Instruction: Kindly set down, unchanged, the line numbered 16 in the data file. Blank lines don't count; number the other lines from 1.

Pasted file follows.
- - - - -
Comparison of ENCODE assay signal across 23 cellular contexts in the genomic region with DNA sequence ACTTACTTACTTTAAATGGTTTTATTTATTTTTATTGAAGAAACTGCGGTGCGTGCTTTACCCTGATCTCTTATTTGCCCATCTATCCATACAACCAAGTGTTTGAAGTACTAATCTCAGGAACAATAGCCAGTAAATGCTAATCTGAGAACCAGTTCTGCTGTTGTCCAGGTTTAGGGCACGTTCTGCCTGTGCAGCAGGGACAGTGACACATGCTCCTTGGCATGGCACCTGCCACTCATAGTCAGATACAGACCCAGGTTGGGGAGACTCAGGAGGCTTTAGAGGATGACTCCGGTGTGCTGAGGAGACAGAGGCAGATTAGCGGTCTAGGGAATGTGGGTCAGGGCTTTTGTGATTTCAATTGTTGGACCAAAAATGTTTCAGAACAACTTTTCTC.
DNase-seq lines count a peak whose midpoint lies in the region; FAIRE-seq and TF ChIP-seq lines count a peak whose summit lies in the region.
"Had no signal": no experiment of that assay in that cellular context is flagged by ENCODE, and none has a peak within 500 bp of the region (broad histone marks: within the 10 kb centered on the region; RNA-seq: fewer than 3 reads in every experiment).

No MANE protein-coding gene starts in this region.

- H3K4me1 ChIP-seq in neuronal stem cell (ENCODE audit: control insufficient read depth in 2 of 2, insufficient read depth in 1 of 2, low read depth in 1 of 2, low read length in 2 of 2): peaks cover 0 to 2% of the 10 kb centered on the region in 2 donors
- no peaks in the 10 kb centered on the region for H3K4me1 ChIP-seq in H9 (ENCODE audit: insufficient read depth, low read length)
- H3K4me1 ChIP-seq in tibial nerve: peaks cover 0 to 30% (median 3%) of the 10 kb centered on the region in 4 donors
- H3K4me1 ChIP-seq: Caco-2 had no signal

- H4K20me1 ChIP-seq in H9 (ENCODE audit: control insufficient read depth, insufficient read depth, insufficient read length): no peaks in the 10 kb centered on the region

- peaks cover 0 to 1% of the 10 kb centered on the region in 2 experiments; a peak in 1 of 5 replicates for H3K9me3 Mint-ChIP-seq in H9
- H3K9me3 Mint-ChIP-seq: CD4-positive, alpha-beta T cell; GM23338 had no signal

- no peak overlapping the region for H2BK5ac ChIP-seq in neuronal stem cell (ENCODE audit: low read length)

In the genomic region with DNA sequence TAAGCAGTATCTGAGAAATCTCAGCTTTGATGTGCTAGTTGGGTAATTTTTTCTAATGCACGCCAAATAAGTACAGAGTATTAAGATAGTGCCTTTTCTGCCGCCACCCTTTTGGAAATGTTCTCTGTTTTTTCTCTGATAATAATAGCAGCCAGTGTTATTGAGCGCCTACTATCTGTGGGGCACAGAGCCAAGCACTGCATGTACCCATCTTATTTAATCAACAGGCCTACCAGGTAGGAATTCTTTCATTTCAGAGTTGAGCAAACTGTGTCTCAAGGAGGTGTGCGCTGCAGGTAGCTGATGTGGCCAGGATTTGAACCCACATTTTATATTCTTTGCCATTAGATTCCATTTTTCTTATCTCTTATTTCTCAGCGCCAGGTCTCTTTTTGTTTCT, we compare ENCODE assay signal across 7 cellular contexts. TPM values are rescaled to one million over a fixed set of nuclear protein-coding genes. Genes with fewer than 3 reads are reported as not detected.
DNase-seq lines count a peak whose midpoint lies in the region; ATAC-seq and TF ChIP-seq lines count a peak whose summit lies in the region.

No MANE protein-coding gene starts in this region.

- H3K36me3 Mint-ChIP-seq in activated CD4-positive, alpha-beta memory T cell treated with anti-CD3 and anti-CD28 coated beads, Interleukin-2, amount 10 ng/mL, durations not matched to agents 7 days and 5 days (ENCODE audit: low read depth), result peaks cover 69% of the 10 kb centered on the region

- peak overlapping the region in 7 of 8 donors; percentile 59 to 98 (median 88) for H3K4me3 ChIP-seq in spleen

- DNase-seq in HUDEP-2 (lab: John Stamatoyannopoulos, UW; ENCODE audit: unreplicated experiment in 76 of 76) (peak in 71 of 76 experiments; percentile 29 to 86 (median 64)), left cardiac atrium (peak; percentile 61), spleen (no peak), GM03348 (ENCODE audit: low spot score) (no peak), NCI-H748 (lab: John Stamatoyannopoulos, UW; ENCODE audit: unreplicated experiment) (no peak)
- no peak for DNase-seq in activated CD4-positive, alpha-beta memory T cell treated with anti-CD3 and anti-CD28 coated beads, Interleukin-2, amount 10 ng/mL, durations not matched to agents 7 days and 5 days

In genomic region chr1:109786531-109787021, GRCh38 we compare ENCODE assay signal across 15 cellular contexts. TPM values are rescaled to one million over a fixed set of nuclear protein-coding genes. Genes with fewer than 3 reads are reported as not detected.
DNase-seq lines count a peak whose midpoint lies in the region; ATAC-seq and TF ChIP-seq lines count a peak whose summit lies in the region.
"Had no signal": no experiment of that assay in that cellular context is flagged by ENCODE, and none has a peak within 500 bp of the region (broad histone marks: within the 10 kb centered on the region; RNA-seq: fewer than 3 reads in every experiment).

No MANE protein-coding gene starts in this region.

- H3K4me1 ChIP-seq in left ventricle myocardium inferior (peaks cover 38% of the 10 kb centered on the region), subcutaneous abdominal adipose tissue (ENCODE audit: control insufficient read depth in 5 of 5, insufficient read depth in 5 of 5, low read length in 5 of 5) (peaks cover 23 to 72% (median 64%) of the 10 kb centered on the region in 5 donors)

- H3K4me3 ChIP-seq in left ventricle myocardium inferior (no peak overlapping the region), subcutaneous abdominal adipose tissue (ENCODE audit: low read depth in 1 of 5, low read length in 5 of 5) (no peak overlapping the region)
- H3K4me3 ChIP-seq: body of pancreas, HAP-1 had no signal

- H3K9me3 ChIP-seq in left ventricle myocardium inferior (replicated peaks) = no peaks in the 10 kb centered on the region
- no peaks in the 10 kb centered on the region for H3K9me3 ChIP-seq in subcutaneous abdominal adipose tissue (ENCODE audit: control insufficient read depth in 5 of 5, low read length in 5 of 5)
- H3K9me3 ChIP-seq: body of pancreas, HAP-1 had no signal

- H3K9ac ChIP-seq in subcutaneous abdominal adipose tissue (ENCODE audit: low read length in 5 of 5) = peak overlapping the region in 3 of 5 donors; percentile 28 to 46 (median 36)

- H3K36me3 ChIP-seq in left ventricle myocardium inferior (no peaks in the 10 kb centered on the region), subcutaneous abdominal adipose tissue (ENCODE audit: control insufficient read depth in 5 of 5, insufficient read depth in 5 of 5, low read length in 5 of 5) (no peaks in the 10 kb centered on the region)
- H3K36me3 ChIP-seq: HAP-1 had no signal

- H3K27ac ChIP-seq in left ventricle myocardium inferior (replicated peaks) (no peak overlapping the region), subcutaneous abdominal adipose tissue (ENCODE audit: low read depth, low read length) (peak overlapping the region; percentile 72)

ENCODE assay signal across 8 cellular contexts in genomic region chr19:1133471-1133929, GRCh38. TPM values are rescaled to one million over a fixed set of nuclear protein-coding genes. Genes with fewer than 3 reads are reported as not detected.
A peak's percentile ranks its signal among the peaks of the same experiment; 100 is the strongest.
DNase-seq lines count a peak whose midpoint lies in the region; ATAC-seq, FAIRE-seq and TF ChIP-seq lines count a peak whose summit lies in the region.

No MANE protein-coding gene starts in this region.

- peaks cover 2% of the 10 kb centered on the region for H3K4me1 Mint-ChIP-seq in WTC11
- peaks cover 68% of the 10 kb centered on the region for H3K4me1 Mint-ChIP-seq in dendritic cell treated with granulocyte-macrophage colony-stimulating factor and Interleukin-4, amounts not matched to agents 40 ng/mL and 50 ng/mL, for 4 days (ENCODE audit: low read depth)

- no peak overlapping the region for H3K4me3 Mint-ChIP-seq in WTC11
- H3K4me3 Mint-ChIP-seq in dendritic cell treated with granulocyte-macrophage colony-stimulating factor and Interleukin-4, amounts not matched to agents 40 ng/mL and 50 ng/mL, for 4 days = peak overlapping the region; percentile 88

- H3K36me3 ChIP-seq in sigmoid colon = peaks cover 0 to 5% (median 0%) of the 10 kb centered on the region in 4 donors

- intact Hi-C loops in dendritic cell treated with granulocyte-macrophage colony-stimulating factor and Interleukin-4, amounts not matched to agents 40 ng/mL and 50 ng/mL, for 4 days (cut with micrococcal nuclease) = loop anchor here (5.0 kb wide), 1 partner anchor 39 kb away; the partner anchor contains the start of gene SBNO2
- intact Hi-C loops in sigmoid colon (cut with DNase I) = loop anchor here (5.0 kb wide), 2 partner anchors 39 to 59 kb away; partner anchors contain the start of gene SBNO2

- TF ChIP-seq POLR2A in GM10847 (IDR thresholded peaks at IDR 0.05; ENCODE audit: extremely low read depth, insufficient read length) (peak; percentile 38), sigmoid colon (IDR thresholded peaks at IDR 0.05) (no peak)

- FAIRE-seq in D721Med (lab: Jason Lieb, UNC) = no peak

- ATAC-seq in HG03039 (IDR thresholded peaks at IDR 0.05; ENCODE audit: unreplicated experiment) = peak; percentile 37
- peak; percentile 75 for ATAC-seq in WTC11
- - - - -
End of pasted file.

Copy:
- H3K36me3 Mint-ChIP-seq in activated CD4-positive, alpha-beta memory T cell treated with anti-CD3 and anti-CD28 coated beads, Interleukin-2, amount 10 ng/mL, durations not matched to agents 7 days and 5 days (ENCODE audit: low read depth), result peaks cover 69% of the 10 kb centered on the region